This was what Chetan was searching for. The cow was the answer to all the problems of a farmer.
n January 2015, Raut finally decided to launch his startup, ‘Cowism,’ which would work towards reviving the old cow-based agrarian culture of India, with the aim of creating a sustainable future for agriculture.
The journey was not easy and came with its own set of challenges. Though the concept of organic agriculture is as old as humanity, convincing farmers to adopt organic farming was a huge challenge. Chetan realized that by working in the fields like a farmer himself, he stood a better chance at convincing other farmers that sustainable and profitable farming is indeed possible through organic methods.
The other challenge came in the form of a seed fund crunch: How could he continue working with limited funds and what part of the venture should he concentrate on?
However, the funding problem was solved when Cowism won the Global Indian Entrepreneur 2014 Contest. On winning this contest, he was approached by DBS bank, which came forth to support the project.
During his research, Chetan also came across a book called Devil in the Milk, written by Dr. K. B. Woodford. This book helped him understand the difference between the milk of a Jersey cow and an indigenous cow. The indigenous or pure Indian breed cow milk has amino acids, which make the milk protein easily digestible and is good for the kidneys. It is a source of vitamin B2, B3 and A. It helps strengthen the immune system and greatly reduce the chances of peptic ulcers, and colon, breast and skin cancers. On the other hand, milk from a Jersey (hybrid) cow contains additional BCM-7, an element associated with paediatric diabetes, autism and metabolic degenerative diseases.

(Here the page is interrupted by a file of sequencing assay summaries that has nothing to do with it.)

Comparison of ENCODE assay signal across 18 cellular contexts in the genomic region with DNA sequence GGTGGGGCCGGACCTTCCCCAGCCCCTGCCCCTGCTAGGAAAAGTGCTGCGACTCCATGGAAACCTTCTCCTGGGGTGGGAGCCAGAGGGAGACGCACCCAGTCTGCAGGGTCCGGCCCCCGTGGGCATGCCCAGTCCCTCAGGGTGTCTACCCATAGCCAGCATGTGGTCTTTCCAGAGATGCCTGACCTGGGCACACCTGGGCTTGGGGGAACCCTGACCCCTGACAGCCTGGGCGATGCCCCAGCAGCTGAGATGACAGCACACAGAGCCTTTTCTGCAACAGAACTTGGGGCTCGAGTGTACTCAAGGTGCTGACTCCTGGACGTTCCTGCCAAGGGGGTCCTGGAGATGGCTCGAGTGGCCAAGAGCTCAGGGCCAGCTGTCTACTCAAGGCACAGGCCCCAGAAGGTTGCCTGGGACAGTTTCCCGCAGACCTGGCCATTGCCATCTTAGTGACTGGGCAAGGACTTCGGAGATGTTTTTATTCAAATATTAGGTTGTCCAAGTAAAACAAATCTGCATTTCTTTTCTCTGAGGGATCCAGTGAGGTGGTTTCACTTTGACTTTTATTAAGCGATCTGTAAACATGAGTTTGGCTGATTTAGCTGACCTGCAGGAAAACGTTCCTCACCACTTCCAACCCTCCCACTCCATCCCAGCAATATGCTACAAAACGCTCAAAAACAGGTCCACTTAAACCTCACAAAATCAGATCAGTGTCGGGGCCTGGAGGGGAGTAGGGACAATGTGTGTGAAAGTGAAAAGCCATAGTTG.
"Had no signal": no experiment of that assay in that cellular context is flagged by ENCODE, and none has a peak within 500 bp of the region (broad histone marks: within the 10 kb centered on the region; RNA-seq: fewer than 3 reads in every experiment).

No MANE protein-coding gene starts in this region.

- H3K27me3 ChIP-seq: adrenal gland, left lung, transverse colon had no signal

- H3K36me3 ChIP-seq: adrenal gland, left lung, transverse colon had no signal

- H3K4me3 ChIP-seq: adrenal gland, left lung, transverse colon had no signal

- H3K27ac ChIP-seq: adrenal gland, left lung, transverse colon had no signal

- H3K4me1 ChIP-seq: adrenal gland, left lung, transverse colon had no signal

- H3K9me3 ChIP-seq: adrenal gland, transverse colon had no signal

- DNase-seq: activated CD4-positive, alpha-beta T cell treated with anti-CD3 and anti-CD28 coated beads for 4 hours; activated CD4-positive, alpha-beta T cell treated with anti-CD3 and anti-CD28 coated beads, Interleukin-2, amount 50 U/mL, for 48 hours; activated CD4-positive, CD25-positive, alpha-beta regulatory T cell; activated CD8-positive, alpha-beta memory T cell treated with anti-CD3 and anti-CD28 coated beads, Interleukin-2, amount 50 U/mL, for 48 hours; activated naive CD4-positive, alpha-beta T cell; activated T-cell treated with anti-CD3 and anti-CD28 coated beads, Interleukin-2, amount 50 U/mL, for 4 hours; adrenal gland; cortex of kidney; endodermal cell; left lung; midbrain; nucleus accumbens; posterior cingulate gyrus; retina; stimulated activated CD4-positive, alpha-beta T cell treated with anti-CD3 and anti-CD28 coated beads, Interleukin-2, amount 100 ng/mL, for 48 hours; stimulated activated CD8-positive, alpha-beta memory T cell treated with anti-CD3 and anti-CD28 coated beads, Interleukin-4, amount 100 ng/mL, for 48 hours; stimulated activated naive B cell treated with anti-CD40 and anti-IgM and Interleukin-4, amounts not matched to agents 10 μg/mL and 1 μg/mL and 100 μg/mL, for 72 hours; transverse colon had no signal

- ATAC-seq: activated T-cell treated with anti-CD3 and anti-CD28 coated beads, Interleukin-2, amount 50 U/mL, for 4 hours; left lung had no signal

Moreover, as the hybrid cows are basically from cold regions, they are more prone to diseases in the Indian climate, are less mobile, and require high maintenance.
Chetan now started to emphasize the rearing of indigenous cows through his Cowism project. He started his venture from Chandrapur.
His first step was to get milk from the farmers who had Gir Gai (an Indian breed cow), pack it at home and sell it himself.
“My mother and I used to pack the milk at home, and I distributed the milk every morning. People made fun of me, asking why I had done engineering if all I wanted to do was sell milk. But my mother stood strongly by me,” says Raut.
He started visiting the farmers and learning about their problems. But convincing them to use an age-old technique was not easy.
The conversion rate was really slow. Initially, only two farmers were motivated by Cowism and bought the Indian breed cow. However, since it takes a long time to see change when adapting to a new style of farming, farmers tend to get de-motivated. So Chetan started experimenting on his own land with the help of his cousin.
He says he has been seeing major changes on his farm with the use of self made fertilizers from cow dung and cow urine.
His motto now is to help introduce one indigenous cow to each farming household in his area – “one cow, one farmer” – and, from thereon, work towards increasing the reach of the idea to more and more farmers.